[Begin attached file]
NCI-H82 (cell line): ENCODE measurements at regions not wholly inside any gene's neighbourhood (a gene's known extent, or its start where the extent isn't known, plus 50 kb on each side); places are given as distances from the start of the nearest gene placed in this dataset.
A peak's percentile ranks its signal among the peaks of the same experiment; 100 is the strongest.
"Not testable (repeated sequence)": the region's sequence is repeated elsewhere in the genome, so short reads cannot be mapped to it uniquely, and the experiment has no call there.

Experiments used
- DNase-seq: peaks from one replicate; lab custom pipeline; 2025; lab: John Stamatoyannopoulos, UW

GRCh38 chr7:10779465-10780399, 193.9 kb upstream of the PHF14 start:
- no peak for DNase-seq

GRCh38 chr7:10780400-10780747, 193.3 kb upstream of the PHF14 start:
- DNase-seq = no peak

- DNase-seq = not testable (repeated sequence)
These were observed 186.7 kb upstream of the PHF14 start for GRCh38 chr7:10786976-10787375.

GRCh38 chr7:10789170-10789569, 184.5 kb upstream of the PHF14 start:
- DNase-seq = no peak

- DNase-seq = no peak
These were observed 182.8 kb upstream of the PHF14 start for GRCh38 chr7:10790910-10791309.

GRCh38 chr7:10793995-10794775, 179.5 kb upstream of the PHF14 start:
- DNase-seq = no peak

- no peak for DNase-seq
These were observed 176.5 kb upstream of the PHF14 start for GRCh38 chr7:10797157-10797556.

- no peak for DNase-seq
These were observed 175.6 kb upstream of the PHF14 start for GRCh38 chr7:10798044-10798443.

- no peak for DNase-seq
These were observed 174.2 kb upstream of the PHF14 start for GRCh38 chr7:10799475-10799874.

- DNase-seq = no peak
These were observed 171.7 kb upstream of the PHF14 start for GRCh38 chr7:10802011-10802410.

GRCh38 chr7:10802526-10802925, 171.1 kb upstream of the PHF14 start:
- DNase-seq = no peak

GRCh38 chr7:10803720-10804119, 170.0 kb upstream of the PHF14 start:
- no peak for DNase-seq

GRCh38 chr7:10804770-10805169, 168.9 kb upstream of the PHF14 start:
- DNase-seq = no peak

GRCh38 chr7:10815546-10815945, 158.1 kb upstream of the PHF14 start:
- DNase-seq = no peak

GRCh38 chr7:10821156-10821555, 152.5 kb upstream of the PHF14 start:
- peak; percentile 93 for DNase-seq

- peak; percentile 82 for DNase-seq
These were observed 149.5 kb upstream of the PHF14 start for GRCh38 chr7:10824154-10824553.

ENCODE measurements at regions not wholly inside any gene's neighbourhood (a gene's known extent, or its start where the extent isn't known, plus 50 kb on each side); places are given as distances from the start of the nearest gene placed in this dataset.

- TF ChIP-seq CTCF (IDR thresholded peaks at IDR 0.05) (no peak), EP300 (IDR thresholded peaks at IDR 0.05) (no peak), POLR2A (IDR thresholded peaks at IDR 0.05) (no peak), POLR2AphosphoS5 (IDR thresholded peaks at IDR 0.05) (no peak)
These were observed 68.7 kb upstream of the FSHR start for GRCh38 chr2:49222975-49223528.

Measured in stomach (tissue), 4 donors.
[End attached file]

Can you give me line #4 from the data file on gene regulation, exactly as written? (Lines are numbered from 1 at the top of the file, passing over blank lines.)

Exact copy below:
Experiments used